Public Sector Future Podcast | Episode 51: The UK’s Police Digital Service

Episode 51 guest speaker Ian Bell

Adopting digital tools to support policing

with Ian Bell

On this episode, host Olivia Neal speaks to Ian Bell, CEO of the UK’s Police Digital Service. He offers an inside look into the role of the Police Digital Service and how it is enabling UK policing to better protect the communities it serves.

Episode 51: The UK’s Police Digital Service

Public Sector Future

Episode summary

On this episode, host Olivia Neal speaks to Ian Bell, CEO of the UK’s Police Digital Service. He offers an inside look into the role of the Police Digital Service and how it is harnessing the power of digital, data and technology to enable UK policing to better protect the communities it serves.

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What opportunities does the adoption of digital technology offer for policing?

On this episode, host Olivia Neal speaks to Ian Bell, CEO of the UK’s Police Digital Service. He offers an inside look into the role of the Police Digital Service and how it is harnessing the power of digital, data and technology to enable UK policing to better protect the communities it serves.

Defining the role of the Police Digital Service

Ian Bell is the CEO of the Police Digital Service in the United Kingdom.

“PDS, as we call it is still a relatively new and maturing organization across the law enforcement landscape in the UK. And the PDS was born only April 1, 2021. So we’ve been working really hard to think about the nature of our mission, our purpose, and really the intrinsic links of how we perform a critical role in the delivery of the National Digital Policing Strategy.” 

Bell continued, “The ultimate ambition of the organization, is to really think about harnessing all things security, digital, data, technology, and how we really encompass bringing all of those together to think about how we enable UK policing to better protect the communities that it serves. We’re interesting blend from a governance perspective. So, we’re pretty much a hybrid organization. And if I unpack that a little, it means that, we’re a private company limited by guarantee from a perspective of how we’re governed, but we are absolutely solely funded by public money. And so, the intrinsic nature of what we do and how we do it is that we are owned by policing through the Police and Crime Commissioners of England and Wales, as well as other members of other law enforcement agencies. And we’re absolutely here to serve policing on that basis.”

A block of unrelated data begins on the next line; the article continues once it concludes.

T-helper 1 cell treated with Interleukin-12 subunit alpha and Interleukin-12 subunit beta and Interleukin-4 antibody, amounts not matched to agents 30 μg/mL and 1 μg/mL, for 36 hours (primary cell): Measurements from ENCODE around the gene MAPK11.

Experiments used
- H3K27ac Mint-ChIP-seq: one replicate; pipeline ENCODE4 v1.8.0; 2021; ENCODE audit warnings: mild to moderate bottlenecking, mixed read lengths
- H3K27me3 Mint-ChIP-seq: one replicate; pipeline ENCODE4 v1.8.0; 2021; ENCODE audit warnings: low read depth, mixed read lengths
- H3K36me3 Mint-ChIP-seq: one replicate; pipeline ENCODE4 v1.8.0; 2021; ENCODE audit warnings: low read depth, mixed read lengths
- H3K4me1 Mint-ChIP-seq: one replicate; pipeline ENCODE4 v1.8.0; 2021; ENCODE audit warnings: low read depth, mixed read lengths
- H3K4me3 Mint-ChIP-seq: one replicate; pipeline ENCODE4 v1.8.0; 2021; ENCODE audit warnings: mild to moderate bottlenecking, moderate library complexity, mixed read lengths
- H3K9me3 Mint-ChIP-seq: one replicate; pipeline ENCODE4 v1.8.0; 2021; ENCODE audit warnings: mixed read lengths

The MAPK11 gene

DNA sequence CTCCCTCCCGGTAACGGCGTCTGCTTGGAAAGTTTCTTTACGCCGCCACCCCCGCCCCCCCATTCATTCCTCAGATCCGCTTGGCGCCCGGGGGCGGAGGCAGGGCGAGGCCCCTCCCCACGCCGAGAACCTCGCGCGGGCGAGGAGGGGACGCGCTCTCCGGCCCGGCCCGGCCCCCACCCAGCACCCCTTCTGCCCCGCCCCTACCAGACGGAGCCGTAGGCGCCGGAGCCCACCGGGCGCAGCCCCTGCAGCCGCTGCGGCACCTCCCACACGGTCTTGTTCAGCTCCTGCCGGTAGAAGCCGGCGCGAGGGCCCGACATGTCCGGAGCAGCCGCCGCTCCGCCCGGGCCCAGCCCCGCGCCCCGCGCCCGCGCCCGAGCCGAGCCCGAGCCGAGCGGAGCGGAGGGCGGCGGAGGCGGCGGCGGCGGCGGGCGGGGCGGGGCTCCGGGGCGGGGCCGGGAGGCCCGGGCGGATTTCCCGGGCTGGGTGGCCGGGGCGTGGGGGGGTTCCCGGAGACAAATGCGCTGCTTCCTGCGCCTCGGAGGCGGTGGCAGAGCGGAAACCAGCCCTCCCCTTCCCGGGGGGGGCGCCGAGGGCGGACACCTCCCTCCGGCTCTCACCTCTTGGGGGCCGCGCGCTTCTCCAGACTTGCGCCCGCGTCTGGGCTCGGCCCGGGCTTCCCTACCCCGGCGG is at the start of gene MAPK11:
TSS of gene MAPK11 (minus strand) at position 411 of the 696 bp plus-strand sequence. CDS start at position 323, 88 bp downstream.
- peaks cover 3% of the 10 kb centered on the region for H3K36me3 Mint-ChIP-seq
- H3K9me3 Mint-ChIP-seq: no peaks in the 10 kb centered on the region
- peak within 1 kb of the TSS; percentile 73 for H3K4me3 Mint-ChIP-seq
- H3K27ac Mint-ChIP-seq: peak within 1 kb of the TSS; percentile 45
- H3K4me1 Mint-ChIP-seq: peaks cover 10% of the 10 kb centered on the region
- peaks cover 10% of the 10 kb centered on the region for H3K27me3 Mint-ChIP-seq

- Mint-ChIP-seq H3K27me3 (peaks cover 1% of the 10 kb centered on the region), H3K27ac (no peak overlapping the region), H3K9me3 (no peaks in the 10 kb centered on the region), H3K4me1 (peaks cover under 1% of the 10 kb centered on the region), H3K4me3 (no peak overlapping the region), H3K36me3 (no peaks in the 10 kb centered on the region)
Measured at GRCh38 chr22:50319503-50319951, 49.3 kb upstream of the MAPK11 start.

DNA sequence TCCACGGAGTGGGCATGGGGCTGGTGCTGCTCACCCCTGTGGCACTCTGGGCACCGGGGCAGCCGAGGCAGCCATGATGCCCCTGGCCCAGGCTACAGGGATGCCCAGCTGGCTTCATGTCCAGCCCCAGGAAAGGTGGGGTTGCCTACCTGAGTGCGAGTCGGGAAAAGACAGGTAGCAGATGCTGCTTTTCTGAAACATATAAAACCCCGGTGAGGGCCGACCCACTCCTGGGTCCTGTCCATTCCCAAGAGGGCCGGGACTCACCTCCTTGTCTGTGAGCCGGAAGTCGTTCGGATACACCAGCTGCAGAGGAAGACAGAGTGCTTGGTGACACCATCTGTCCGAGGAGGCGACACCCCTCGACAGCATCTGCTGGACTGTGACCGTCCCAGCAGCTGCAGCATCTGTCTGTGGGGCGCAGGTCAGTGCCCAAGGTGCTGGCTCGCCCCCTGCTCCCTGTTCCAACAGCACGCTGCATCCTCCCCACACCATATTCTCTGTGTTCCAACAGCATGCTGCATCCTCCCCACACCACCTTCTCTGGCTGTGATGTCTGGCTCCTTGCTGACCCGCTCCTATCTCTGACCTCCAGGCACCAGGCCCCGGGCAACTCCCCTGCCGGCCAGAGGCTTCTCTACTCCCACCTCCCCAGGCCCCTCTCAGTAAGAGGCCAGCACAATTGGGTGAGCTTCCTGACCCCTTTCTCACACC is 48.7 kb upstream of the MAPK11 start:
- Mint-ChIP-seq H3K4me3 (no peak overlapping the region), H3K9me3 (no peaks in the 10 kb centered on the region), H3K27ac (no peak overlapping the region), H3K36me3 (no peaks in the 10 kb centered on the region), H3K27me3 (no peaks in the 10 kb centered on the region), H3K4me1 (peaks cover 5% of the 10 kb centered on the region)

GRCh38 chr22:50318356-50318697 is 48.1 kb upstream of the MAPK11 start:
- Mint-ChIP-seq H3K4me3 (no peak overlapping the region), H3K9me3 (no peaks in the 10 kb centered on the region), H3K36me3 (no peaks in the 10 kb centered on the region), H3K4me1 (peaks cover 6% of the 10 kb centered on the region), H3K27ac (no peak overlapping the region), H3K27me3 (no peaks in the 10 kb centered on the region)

Bell described PDS’s mantra as an organization that’s absolutely for policing, by policing, and with policing.

“We’re here to think about the enhancing of digital services from end-to-end as a collective across the policing landscape, and looking at that environment from end-to-end. Our role here is to absolutely be a cooperative body that really begins to enhance the capabilities that we really need to improve on, that everybody in our world and across our landscape has signed up to, when we talk about the delivery of the digital policing strategy.”

How digital technology and policing has changed in recent years

“My policing career now goes all the way back to 2008 when I worked in a single force, and then worked as a CIO for three forces. I then had the responsibility of setting up probably the biggest digital transformation program that we’ve seen, when we talk about adoption of modern tools and technologies. That was the national enabling program wholly built around M365 as a full product suite, the world that we needed to move into from a national identity platform, and then clearly the work that we’ve done to build our National Management Center, which is ultimately, our security platform for which we manage all of our cloud endpoints.”

Bell explained, “I guess the one thing that has been relentless is continual pace of change, and the whole adoption of really wanting to move and see policing move collectively forward in the adoption of modern tools on a basis of where we want it to be. But we’re surrounded by a wealth of digital debt, probably beyond the likes of legacy and into heritage. When we think about some of the products that are still surrounded by us, we have the example of the Police National Computer, which is probably verging on 47-48 years old now. So, that probably goes to the dark depths of time versus the reality of the basis of now, really thinking about cloud and the basis of off-the-shelf product, moving away from the static days of application development and siloed development that saw us probably create additional complexity in our environments, rather than thinking about the rationalization capability that we’ve got now.”

Bell mentioned that COVID was probably the most significant change he’s seen in recent years, and for good reason.

“COVID became the game changer that really began to accelerate, for me, the increase in adoption of tools that reenabled and reenvisaged the capabilities of our workforce to probably the quickest response that I’ve ever witnessed, in any sector on that basis. All of a sudden, when you think about the basis of what we do and the way that we respond to public service, public safety and justice, to the broader extent, we have our workforce and our operational workforce who are clearly well practiced on the front line. But then, we have a debt for services that sit behind the scenes, and really beginning to think about the flexibility that we needed to give people the opportunity to work in any location, practically.”